As a director, Tom McGarth has a hit-and-miss track record, including the wildly inconsistent Madagascar films, the refreshingly original Megamind, and the legendarily disappointing Shrek the Third. Unfortunately, McGarth again wets the bed with The Boss Baby. Even for a cartoon, the film offers a bafflingly convoluted premise with surprisingly little exposition and no laughs.


Tim Templeton (Miles Christopher Bakshi) is a spoiled, imaginative seven-year-old who lives the perfect suburban life, basking in the persistent (and somewhat unnerving) displays of affection from his clingy parents while seemingly ignoring his mother’s noticeable baby bump. When his parents (voiced by Lisa Kudrow and Jimmy Kimmel) ask Tim how he’d feel about having a sibling, Tim simply replies “I’m good.” The very next morning, a taxi pulls up to the front of the house and out jumps a suit-sporting baby who carries a briefcase and sounds just like Alec Baldwin. Tim’s parents then introduce Tim to his new baby brother (who, it turns out, is actually on a mission to ensure babies don’t lose out to puppies in the war for the world’s love). Inevitably, the two hash it out for their parents’ attention.


I found the initial introduction quite troublesome. First, Tim’s parents introduce the Boss Baby without giving him a name. In fact, he’s only ever referred to as the Boss Baby until the very last scene. Second, the mother’s baby bump disappears, which seems to imply that the Boss Baby is their offspring. However, earlier on we see the Boss Baby’s origins where he and hundreds of other babies magically materialize onto a Ford-esque assembly line in the sky before they’re split between “Family” life and “Management” life. Is this the manifestation of Tim’s overactive imagination attempting to process where babies come from? Could be, but the film doesn’t do a clear job distinguishing between what’s real and what’s not. Like a diaper, this ineptitude grows to become more pronounced after the brothers decide to put their differences aside and work together.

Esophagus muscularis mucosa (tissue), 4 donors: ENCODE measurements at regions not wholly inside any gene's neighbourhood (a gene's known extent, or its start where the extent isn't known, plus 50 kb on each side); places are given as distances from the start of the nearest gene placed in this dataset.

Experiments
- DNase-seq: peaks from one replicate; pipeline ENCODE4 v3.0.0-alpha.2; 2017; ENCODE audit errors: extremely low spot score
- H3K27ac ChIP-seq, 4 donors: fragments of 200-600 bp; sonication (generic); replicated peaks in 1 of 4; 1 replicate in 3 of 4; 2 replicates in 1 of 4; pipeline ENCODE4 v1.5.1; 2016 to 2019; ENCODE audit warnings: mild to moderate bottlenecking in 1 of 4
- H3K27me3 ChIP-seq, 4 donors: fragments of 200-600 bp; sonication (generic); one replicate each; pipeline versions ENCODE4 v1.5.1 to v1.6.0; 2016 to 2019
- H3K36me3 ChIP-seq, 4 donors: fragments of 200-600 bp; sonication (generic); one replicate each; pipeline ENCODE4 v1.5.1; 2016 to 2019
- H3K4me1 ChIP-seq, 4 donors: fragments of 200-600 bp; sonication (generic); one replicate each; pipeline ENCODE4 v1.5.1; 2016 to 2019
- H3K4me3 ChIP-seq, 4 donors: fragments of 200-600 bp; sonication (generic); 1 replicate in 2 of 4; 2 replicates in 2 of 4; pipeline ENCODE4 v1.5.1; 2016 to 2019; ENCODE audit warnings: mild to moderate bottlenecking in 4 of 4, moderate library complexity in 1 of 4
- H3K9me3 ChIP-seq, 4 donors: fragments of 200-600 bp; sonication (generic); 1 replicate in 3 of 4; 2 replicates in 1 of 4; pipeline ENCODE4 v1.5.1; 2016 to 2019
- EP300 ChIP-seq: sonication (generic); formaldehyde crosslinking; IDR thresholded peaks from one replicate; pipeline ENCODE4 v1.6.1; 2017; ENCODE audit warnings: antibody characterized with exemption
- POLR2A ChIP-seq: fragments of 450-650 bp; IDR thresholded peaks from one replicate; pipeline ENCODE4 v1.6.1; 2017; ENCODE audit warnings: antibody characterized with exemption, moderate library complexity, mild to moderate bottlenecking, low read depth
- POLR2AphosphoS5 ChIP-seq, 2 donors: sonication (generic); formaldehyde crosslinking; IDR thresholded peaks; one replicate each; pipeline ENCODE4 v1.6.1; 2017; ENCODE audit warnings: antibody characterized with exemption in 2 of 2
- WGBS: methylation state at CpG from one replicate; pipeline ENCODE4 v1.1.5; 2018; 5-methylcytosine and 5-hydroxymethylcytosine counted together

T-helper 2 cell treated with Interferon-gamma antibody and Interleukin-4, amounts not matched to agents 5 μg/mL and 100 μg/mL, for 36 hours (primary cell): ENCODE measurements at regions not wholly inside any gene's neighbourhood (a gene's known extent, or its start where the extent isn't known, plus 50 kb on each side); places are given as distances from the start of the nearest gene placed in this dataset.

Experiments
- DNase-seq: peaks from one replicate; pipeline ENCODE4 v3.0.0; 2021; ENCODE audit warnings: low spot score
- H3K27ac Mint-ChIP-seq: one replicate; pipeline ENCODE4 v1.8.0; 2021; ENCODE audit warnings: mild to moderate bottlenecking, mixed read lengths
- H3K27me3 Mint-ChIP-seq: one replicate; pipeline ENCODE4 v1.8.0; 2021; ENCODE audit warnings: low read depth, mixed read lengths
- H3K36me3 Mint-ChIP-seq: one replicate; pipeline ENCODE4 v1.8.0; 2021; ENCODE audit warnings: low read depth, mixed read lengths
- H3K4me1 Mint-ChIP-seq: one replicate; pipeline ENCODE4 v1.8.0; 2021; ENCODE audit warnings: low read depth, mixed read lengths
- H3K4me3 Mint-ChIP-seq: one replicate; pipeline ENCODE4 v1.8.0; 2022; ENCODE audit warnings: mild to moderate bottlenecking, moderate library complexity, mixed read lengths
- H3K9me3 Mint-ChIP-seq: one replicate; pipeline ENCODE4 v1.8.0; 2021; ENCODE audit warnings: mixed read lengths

The backyard scene from the trailers, wherein Tim and the Boss Baby duke it out for possession of a tape that could expose the baby as more than just a baby, highlights the dramatic differences between objective reality and reality as Tim sees it (we pull back from Tim’s high-speed pursuit to the parent’s perspective and see that the Boss Baby is lazily dragging Tim along the grass). So what then is the audience supposed to believe? Are we to believe that the Boss Baby truly does work for an otherworldly business known as Baby Corp. and that the world is indeed falling more in love with puppies and less in love with babies? Even early on it becomes apparent that DreamWorks hadn’t completed the basic world building.

It would be easier to go along with The Boss Baby‘s imaginary story if there were laughs along the way. Sadly, I found myself shaking my head and/or wincing at the jokes instead. It’s hard to imagine many children (or adults for that matter) laughing about how great memos are. It is easy, however, to imagine a lot of children screaming in terror at how shockingly frequent The Boss Baby regurgitates horror movie techniques like dark lighting, strange sounds, and scary costumes.

Grade: D

The Boss Baby is now playing.

Did you like The Boss Baby or did you pass it up for Ghost in the Shell? Let us know in the comments!

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